Thursday, December 27, 2012

Occupy is not dead, just resting

Guest post by Graeme Maxton

The desire for collective action remains strong

What happens when you bring a group of young political activists together?

You might be surprised.

Over the last five days, in a sleepy part of Switzerland, we brought together members of the Occupy Movement, the Pirate Party and some of the biggest political NGOs for the first time, ever. We also invited some edgy film makers, alternative-thinking academics, popular online journalists and controversial bloggers to sit in. The odd banker was asked to take part too. And also a radical feminist from Ukraine, famous for grabbing the headlines topless.

All those who came to the meeting had two things in common. There were all in their 20s or 30s. And they were all passionate about wanting to change the world.

The conference was the culmination of months of work by my colleagues and was the first of its kind. The 60 attendees had been selected after we received a deluge of applications from all over the world.

We had representatives from more than 40 countries – not only the mainstream countries of America, Germany and Japan but also from Namibia, Iran and Bolivia, countries less used to being given an equal voice when it comes to driving the international agenda. We had green party politicians from Australia, environmental lobbyists from China and animators with something radical to say from Venezuela.

We started by inviting Holocaust survivors, climate change scientists, economists, politicians, writers and religious thinkers to give us their perspectives on the world and its future. Then we asked the attendees to spend three days working together. We asked them to think about the world. We asked them to discuss the future of humanity, and our relationship with nature. We asked them to consider the purpose of our societies. We asked them to look at what our priorities should be over the next 30 years. And we asked them to think about what is right and wrong. We also asked: does the next generation have any rights and where do our obligations to them lie?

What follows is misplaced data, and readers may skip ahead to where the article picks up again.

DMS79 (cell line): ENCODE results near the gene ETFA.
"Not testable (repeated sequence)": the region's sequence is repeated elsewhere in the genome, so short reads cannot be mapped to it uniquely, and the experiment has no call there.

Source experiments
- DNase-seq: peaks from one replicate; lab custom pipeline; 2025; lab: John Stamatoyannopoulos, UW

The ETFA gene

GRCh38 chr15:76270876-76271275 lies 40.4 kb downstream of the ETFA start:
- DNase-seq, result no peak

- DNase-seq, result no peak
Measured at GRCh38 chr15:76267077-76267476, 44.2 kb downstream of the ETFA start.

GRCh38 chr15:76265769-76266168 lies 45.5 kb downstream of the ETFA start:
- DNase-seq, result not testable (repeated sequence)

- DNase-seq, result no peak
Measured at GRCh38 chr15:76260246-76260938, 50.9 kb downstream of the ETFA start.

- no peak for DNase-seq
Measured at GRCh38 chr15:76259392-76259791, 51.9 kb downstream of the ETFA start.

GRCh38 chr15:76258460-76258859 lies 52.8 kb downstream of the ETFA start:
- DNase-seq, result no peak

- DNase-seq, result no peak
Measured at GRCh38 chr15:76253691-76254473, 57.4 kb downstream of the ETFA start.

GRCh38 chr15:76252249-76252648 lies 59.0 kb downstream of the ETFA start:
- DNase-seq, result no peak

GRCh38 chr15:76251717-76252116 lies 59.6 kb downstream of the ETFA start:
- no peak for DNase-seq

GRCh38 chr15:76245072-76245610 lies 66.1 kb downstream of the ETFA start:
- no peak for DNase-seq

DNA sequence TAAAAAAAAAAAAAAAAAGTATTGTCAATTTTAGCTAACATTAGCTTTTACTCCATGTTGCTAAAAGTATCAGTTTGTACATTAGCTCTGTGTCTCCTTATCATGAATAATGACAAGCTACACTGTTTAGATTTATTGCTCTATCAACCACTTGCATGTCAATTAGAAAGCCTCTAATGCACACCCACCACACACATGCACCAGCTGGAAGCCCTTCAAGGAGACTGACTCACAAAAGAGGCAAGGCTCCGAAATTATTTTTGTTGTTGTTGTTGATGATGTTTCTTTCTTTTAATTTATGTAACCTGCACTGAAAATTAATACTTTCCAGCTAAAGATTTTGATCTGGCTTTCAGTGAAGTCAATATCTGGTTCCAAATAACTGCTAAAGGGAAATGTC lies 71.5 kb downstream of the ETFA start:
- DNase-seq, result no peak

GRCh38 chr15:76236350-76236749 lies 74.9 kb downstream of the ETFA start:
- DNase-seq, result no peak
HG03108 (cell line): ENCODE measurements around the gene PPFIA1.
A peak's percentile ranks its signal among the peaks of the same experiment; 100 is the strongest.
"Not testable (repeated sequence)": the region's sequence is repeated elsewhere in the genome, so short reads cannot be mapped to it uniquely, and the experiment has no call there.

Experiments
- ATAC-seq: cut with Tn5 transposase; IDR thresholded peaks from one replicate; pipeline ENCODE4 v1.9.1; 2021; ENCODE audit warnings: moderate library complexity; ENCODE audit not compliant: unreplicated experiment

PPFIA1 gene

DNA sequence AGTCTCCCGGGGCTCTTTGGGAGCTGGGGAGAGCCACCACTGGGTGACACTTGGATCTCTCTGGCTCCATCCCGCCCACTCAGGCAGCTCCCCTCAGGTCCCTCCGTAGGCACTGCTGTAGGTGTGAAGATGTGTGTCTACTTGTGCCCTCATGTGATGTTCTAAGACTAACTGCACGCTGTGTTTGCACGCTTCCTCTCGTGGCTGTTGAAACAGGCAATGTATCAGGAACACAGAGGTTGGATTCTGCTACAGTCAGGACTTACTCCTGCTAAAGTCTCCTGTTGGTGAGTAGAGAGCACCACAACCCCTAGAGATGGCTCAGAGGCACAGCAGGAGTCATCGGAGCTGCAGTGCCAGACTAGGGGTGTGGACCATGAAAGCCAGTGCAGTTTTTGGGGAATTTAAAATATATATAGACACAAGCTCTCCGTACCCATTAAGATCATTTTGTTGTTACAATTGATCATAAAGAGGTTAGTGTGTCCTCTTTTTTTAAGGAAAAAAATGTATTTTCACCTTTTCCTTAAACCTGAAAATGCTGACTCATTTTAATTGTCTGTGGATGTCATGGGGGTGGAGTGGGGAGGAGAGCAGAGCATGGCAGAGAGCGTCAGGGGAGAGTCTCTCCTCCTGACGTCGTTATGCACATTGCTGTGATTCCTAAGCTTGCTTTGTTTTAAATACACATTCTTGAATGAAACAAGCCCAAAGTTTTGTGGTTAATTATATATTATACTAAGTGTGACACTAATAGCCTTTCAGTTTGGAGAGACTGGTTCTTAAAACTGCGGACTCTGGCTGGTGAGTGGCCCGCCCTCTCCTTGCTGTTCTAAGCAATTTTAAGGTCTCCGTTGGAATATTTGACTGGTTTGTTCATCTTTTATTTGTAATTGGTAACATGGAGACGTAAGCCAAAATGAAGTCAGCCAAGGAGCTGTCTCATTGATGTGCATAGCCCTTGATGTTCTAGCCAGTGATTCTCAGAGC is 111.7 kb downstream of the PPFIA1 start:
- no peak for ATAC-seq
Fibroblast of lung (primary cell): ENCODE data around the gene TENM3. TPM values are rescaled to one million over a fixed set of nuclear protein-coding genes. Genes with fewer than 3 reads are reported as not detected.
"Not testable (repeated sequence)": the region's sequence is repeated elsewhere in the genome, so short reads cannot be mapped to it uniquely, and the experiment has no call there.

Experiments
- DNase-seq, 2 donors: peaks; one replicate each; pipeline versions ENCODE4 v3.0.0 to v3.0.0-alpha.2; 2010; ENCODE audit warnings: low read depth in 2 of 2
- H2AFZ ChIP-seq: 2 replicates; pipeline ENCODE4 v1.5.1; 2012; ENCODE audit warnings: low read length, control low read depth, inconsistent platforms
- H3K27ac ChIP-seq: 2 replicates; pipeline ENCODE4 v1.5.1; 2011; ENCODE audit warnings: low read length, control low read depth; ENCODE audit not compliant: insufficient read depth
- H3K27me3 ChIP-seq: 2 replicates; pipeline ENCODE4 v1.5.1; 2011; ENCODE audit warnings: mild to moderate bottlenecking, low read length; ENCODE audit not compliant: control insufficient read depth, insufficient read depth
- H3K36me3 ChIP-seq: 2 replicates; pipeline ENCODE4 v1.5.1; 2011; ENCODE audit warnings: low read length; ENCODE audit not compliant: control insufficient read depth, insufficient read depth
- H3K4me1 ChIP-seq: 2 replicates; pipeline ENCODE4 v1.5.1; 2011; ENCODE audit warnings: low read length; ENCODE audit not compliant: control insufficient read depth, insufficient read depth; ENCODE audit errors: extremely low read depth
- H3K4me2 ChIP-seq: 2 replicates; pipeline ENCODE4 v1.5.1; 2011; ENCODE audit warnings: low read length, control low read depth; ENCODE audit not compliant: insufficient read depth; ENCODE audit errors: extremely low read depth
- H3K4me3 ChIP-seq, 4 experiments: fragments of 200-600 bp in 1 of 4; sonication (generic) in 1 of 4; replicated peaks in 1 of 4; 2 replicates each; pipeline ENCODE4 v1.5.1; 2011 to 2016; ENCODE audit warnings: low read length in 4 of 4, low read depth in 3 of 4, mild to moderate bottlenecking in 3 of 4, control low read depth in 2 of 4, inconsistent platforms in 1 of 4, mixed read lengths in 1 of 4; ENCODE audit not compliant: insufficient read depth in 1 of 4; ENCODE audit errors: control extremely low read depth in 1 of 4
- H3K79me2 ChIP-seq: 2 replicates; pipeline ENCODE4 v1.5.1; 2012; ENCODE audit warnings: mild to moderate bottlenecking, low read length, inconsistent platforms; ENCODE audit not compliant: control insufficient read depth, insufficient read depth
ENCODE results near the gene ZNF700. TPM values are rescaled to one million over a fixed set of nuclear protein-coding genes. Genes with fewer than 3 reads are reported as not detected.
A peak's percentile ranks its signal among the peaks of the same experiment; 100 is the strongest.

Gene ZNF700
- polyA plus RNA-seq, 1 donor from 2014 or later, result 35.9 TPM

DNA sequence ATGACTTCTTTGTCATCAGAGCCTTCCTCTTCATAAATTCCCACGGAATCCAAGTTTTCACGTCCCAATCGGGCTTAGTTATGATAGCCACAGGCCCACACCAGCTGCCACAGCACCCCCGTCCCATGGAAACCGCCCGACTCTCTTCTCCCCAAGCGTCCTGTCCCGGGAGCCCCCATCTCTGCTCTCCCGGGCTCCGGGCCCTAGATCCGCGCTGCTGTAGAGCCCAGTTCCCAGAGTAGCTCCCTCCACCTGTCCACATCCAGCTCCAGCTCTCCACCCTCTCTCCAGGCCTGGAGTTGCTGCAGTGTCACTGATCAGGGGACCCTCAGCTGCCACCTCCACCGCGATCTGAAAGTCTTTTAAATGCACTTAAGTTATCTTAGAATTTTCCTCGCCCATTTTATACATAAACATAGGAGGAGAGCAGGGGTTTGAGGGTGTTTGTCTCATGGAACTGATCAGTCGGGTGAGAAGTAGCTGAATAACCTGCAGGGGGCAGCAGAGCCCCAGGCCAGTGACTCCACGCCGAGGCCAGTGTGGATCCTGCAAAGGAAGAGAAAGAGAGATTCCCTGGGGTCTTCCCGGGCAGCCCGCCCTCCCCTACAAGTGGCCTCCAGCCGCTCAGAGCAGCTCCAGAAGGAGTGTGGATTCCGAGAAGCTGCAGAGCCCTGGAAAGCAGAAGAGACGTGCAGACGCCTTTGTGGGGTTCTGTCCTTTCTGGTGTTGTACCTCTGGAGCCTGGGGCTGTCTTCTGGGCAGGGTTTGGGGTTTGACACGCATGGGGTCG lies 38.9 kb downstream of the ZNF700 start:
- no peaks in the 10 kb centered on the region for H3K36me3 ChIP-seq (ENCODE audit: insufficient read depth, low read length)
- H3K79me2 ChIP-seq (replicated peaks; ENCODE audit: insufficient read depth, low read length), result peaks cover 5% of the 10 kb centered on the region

What we got in return was unleashed passion and anger in equal measure, from a group that no longer believes in the traditional political process, because they simply don't think it works. People who said economics had got it wrong. That it should focus on people and not just growth. That we need to think about the long term, not just next week. They talked about a finance sector that was out of control, which only served its own needs. Some called for revolution.

They were worried by two trends more than any others. They were concerned about the accelerating pace of climate change and they fretted about the expected rise in poverty, almost everywhere. Both could be fixed they thought, and easily. It was politicians who were standing in the way, as well as the greedy, those “who keep buying stuff they don't need with money they don't have”, they said.

When 60 political activists come together, what do they want to do? Well, for one thing, they want to redefine the word 'education'. It should not just be about teaching children at school and university. It should also be about learning sustainable values and the social skills to make good decisions. It should be about teaching entrepreneurship and about developing the next generation of leaders who can take the right long term decisions.

Humanity as a parasite

They were also concerned about the media, which they thought was manipulative and often dishonest. It was not informing people as it should, and it was not connecting with these people in particular. There was also a concern that many of our problems are global, but that almost no one was thinking globally. Climate change should be an issue for the UN security council, they said. Not just that. Those who abuse the planet, or cause it harm, should be charged with violating everyone else's human rights. There should even be a principle of climate justice; those who create environmental problems for others should be made to face criminal charges. They felt that while it is not in our nature to be destructive, to ruin our home, humankind is behaving like a parasite too often. Our society has become like a weed, they said.

They wanted change. They wanted to change our values. They wanted to change our education systems. They wanted to change our economic and political systems. They wanted to change our relationship with nature. They wanted to hold the greedy to account.

More than anything they wanted to be heard. And they felt that no almost one was listening.

At least, in that, they were wrong.


Ugo Bardi is a member of the Club of Rome, faculty member of the University of Florence, and the author of "Extracted" (Chelsea Green 2014), "The Seneca Effect" (Springer 2017), and Before the Collapse (Springer 2019)